Meghan Kemp-Gee, The Animal in the Room (Coach House Books, 2023), 80 pp., $23,95.
As a poet who is always interested in incorporating animals into my poetry—as they lend themselves particularly well to vivid imagery and nuanced metaphors—my curiosity was instantly piqued when I came across Meghan Kemp-Gee’s debut collection, The Animal in the Room. I was further captivated as I made my way through this thoughtful and keen exploration of human experiences, interpreted through a wonderfully crafted poetic bestiary.
From wolves handing out resumés, to quiet observations on the feeding habits of deer ticks, throughout the collection we witness not only Kemp-Gee’s insightful use of animals as a way to explore human behaviour, but also the way our gaze towards animals can be turned inward. This makes humans the most animal in any room, prone to the same inquisitive study we apply to the rest of the animal kingdom.
While Kemp-Gee’s quiet observations showcase the unique behaviors of different creatures by anthropomorphizing them, it is the speaker’s interactions with these creatures that skillfully add a layer of curiosity:
“…something with cloven feet / and big bad teeth crawls in quadruped from Main Street … / It has come to watch the [yoga class] and ask us some questions / about exactly what kind of experience it is supposed to have” is how the narrative of “Disappointment at 10 A.M.” unfolds for an unknown creature. In “The Wolf Returns Your Call,” the speaker relays that “[the wolf] wants to know what / you mean when you say / seem. For example, / when they say that You don’t seem like yourself, / it does not know what / seeming is, so it / can’t tell.” These excerpts are just a few examples of how Kemp-Gee brilliantly reverses the interrogative lens we as humans have on animals. By making both known and unknown creatures embody human curiosities, they are the one asking us for once what it is their purpose is. This simple but effective reversal is one of the keystones of Kemp-Gee’s collection, indicative of a refined awareness that a need to understand and comprehend a being’s place in the world begins with questioning what is considered “natural.”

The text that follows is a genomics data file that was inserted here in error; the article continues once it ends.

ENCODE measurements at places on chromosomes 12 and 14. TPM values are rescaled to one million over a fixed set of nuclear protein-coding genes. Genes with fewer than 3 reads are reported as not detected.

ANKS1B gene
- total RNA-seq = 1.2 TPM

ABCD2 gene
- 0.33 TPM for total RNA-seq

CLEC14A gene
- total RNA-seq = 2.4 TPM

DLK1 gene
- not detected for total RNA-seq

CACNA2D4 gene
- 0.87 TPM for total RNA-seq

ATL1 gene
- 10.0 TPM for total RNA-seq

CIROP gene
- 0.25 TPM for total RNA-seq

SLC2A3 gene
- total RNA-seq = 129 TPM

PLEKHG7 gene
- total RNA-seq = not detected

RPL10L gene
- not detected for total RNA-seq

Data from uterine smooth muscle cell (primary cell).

When something with cloven feet desires to know what it should be experiencing (i.e., feeling) it raises the concern that even though a creature cannot be classified as recognizable, it still contains an innate sense of comprehending what it is. This echoes a very human instinct to classify in order to understand the natural world. Relatedly, the wolf in “The Wolf Returns Your Call” poses questions about how feelings affect the way we portray our external selves as humans; how we go about our lives. Similar to the way humans observe animals, speculating their behaviours as stemming from what they could possibly feel, Kemp-Gee turns this observation onto us, prompting us to reflect on the ways our behaviour is steered by our emotions, desires, and needs.